Pharmacokinetics and Long-Term Safety and Tolerability of Everolimus in Renal Transplant Recipients Converted From Cyclosporine

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Conversion from cyclosporine (CsA) to everolimus (EVR) in kidney transplant recipients receiving mycophenolate sodium (MPS) and corticosteroids has been used to reduce CsA associated toxicities. Nevertheless, exposures produced by the initial EVR dose, the steady state pharmacokinetic and long-term safety and tolerability have not been explored in detail.


Twenty-four stable kidney transplant recipients receiving CSA, MPS, and corticosteroids were converted from CSA to EVR. The initial EVR dose was 3 mg BID. Weekly monitoring of EVR blood concentrations was followed by a full 12 hour pharmacokinetic profile 28 days after conversion. Therapeutic drug monitoring, safety, and tolerability were analyzed during 5 years of follow-up.


The study population was relatively young (mean of 42 years) with a predominance of males (62%) and White (67%) recipients of kidneys from living (54%) or deceased (46%) donors. Mean time of the conversion was 61 months after transplantation. In the first 7 patients, the initial EVR dose of 3 mg BID resulted in mean EVR trough blood concentration of 14.7 ± 3.7 ng/mL at day 7. The initial EVR dose was then reduced to 2 mg BID for the following 17 patients. Four weeks after conversion, mean EVR dose was 1.7 ± 0.5 mg BID (7 patients were receiving 1 mg BID and 17 were receiving 2 mg BID) resulting in mean EVR trough blood concentration of 4.0 ± 1.4 ng/mL. Whereas mean maximum concentration (13.4 ± 2.8 versus 22.9 ± 7.4 ng/mL, P = 0.003) and mean apparent clearance (232 ± 79 versus 366 ± 173 mL/min, P = 0.016) were higher, mean area under the curve (78.2 ± 22.1 versus 102.5 ± 38.5 ng.h/mL, P = 0.067) and mean C0 (3.7 ± 1.3 versus 4.1 ± 1.5 ng/mL, P = 0.852) were no different comparing patients receiving 1 mg and 2 mg EVR BID. Mean inter-subject variability of area under the curve, trough concentration, and maximum concentration was 38%, 36%, and 38%. EVR treatment was discontinued in 29% of patients due to proteinuria (N = 2), pneumonia (N = 2), dyslipidemia (N = 2), and anemia (N = 1) and MPS dose was reduced in 58% of patients.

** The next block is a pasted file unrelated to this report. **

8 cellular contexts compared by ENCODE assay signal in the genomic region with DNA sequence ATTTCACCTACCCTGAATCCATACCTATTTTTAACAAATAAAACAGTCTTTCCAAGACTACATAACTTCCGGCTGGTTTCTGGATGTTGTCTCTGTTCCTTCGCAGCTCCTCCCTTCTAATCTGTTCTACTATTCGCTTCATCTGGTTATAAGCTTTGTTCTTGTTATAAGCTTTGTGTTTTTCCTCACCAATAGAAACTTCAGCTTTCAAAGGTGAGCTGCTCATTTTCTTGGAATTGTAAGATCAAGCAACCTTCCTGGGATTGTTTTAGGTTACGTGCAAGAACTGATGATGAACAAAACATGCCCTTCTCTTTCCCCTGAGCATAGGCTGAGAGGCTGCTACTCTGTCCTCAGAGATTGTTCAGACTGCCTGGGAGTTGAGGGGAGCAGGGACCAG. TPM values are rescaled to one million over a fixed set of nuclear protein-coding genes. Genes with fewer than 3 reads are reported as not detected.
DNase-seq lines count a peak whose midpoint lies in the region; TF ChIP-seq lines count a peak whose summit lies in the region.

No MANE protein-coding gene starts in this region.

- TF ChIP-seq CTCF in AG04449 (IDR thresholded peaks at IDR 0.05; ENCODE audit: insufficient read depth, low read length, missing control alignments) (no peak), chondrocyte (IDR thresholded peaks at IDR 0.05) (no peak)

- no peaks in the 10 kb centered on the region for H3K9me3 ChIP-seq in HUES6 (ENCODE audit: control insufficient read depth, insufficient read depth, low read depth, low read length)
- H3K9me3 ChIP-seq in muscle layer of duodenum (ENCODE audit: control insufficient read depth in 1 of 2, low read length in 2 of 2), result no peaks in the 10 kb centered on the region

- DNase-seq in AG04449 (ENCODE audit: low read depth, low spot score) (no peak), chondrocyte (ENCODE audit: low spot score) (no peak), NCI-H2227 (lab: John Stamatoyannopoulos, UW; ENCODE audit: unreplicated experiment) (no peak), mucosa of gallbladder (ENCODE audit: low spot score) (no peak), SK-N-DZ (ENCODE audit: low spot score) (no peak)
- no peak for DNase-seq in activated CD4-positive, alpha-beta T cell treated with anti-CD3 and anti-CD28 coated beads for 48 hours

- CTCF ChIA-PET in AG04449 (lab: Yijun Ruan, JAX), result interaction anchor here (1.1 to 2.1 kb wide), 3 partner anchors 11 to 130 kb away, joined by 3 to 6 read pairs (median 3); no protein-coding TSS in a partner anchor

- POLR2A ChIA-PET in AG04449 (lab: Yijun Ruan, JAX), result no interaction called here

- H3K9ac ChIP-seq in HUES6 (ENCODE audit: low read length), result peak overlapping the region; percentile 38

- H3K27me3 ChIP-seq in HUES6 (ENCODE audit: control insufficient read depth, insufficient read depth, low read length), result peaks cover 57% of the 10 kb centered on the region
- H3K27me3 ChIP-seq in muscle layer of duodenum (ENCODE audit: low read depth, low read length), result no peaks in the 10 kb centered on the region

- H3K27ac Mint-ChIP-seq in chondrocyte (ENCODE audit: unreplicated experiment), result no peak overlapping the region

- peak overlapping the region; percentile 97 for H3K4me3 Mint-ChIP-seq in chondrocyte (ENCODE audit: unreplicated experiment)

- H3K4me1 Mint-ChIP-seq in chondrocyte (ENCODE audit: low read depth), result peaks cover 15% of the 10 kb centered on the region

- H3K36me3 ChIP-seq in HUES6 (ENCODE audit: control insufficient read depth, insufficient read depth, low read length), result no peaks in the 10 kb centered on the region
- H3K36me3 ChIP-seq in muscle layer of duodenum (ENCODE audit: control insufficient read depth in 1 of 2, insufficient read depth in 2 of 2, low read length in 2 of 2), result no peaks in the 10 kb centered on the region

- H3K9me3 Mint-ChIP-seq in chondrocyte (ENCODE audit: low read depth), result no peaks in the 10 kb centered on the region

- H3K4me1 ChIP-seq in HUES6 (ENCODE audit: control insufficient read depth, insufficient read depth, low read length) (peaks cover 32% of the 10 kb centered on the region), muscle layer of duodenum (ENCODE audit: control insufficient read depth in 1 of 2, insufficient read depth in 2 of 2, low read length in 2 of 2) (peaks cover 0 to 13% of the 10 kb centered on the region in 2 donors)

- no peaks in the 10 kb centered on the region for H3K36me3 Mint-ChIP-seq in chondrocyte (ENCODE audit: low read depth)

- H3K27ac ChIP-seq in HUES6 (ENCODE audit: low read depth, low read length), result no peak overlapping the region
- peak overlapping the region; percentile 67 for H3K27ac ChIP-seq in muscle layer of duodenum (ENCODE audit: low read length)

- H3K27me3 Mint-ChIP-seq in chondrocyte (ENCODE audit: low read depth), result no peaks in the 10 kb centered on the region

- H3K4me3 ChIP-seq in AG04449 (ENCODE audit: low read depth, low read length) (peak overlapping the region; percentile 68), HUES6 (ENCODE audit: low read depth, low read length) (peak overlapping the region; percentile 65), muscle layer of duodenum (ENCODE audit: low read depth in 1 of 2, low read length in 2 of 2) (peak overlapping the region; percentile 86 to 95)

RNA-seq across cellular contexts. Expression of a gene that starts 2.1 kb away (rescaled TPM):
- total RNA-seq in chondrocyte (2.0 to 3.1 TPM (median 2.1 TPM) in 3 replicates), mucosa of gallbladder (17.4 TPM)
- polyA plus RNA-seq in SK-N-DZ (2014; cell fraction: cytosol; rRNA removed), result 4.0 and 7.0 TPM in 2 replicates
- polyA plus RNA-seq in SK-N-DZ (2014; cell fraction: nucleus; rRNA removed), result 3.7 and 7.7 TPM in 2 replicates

The initial 3 mg BID dose produced high EVR trough blood concentrations. The 2 mg BID dose appears to be the appropriate initial dose to provide therapeutic concentrations but still requires initial intensive therapeutic monitoring to achieve and maintain blood concentrations within the therapeutic target concentration. The combination of EVR and full dose MPS has limited long-term tolerability and safety.

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